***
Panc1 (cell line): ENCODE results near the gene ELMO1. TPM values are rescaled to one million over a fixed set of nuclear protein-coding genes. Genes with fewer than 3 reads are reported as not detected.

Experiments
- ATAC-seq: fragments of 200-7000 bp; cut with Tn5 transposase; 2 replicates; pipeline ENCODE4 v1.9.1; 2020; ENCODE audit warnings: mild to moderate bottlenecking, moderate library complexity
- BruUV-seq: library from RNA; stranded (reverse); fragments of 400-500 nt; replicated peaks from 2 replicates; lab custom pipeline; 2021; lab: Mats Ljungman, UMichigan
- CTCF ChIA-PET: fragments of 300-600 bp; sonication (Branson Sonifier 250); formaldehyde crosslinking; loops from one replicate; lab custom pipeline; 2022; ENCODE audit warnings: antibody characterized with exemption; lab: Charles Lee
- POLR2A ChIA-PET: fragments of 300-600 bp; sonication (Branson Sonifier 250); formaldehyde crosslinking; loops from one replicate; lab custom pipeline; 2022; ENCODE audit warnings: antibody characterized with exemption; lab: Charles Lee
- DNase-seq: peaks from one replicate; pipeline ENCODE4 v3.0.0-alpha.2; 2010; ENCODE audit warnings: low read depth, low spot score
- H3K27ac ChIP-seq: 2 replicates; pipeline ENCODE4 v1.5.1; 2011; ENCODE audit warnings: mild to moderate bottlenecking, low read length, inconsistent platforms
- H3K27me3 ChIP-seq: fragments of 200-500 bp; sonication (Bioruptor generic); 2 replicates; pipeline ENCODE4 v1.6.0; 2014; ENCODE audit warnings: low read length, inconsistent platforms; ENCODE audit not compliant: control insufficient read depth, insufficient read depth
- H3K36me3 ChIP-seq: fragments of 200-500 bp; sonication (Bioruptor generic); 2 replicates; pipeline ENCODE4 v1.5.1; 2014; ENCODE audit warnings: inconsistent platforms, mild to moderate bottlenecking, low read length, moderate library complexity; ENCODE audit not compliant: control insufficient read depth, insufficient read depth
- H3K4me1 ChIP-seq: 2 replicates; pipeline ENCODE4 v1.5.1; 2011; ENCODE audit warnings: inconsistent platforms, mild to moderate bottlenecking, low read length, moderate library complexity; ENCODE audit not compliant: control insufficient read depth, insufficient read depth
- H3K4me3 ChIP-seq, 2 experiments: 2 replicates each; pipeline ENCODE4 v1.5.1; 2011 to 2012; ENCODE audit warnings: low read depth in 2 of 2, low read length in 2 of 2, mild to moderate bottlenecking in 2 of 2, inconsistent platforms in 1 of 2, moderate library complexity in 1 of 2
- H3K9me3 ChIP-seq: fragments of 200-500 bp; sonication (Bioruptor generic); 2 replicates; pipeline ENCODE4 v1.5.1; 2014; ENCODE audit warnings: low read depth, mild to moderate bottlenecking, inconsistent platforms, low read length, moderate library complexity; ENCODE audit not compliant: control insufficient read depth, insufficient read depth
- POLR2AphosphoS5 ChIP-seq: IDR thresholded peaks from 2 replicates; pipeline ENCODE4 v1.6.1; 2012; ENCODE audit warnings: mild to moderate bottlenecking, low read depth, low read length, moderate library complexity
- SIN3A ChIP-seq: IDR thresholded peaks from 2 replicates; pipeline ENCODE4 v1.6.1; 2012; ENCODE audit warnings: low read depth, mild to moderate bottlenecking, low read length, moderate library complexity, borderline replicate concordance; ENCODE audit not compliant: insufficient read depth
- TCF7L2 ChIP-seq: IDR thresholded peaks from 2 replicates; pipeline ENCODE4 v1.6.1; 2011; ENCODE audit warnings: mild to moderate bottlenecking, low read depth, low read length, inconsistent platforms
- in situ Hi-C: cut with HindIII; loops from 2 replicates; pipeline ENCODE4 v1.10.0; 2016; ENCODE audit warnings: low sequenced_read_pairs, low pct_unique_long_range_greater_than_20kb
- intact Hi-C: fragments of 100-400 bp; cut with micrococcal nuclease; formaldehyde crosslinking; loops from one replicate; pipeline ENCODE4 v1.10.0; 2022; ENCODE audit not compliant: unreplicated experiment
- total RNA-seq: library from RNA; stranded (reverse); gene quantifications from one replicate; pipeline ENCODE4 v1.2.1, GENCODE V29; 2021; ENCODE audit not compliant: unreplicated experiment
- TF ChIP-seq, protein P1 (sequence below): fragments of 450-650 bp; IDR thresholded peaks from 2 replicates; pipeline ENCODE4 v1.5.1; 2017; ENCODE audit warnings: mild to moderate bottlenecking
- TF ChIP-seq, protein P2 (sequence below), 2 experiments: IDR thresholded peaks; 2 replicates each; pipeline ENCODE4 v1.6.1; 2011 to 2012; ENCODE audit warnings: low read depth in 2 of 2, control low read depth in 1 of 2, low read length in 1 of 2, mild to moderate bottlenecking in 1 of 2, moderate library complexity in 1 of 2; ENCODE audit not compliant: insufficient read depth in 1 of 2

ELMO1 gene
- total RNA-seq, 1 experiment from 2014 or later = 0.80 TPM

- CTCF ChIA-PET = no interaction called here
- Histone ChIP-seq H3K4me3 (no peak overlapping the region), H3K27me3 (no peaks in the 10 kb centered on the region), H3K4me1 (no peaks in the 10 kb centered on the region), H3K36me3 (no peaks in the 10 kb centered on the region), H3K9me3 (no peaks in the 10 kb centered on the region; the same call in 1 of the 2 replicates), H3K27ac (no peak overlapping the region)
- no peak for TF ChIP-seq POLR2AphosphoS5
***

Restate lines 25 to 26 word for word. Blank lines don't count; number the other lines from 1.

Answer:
- Histone ChIP-seq H3K4me3 (no peak overlapping the region), H3K27me3 (no peaks in the 10 kb centered on the region), H3K4me1 (no peaks in the 10 kb centered on the region), H3K36me3 (no peaks in the 10 kb centered on the region), H3K9me3 (no peaks in the 10 kb centered on the region; the same call in 1 of the 2 replicates), H3K27ac (no peak overlapping the region)
- no peak for TF ChIP-seq POLR2AphosphoS5